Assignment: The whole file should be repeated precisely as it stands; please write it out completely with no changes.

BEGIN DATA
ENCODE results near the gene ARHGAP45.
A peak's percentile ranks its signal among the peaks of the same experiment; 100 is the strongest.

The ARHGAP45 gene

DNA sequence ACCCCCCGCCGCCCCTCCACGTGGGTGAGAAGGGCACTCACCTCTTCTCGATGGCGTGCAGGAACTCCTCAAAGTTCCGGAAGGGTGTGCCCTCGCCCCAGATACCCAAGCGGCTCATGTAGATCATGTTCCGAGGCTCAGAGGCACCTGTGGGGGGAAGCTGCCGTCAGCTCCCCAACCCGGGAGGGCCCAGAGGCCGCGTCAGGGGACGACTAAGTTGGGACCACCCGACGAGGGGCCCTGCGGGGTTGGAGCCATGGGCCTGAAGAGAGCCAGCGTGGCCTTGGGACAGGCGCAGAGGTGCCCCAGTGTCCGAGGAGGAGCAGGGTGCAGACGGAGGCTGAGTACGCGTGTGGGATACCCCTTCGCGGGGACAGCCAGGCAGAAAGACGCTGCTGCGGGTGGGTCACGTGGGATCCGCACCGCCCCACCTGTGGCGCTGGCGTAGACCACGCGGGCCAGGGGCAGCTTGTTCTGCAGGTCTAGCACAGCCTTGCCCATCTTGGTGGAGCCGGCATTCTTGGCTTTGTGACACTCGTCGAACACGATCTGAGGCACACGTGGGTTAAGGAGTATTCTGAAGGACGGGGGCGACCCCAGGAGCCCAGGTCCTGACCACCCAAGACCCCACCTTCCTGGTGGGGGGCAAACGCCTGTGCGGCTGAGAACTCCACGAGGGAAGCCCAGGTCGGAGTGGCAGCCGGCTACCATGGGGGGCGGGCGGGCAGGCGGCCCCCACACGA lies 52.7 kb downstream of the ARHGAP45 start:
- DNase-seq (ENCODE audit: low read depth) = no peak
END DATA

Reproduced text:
ENCODE results near the gene ARHGAP45.
A peak's percentile ranks its signal among the peaks of the same experiment; 100 is the strongest.

The ARHGAP45 gene

DNA sequence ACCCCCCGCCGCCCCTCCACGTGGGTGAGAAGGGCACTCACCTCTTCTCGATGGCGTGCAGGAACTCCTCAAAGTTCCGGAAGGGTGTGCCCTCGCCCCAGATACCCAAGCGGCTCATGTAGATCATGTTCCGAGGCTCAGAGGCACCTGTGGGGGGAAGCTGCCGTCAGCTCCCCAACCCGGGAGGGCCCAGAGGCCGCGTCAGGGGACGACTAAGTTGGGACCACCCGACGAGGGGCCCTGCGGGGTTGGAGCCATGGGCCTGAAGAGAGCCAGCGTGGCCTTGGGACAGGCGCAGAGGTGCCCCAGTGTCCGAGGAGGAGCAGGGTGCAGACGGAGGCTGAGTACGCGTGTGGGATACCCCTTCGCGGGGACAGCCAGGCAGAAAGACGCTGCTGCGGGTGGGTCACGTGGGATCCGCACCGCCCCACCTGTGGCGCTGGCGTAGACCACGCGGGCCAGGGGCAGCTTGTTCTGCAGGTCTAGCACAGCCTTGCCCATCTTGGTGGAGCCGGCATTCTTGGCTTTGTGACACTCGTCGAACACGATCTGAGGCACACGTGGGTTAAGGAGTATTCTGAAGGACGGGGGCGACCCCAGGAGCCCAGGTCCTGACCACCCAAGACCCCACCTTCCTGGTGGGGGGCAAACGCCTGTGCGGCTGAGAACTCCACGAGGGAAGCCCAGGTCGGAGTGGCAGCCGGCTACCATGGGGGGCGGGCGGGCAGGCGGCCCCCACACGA lies 52.7 kb downstream of the ARHGAP45 start:
- DNase-seq (ENCODE audit: low read depth) = no peak